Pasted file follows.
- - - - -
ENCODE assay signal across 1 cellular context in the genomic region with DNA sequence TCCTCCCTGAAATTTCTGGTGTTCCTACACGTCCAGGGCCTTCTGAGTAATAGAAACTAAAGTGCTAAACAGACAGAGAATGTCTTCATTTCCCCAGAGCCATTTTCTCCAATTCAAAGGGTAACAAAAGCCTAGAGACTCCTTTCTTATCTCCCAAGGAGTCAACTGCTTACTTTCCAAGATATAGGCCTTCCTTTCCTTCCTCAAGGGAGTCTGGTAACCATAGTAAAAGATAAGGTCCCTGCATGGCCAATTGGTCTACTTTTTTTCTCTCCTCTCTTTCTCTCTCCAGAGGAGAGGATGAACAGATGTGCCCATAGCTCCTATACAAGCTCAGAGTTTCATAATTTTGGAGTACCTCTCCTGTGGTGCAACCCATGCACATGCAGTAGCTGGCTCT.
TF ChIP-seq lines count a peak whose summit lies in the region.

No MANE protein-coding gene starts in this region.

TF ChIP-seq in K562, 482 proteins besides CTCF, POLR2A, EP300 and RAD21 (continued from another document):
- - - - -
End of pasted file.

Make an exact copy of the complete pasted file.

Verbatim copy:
ENCODE assay signal across 1 cellular context in the genomic region with DNA sequence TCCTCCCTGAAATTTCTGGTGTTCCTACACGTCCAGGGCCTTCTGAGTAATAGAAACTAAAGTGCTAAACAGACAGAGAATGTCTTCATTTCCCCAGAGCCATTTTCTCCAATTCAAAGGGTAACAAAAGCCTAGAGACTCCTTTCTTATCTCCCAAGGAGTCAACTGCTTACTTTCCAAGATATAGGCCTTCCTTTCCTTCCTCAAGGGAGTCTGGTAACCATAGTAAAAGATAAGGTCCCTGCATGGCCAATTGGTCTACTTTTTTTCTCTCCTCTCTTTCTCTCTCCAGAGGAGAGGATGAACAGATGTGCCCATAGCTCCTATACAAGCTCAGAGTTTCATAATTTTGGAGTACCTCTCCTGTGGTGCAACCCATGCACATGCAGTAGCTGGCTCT.
TF ChIP-seq lines count a peak whose summit lies in the region.

No MANE protein-coding gene starts in this region.

TF ChIP-seq in K562, 482 proteins besides CTCF, POLR2A, EP300 and RAD21 (continued from another document):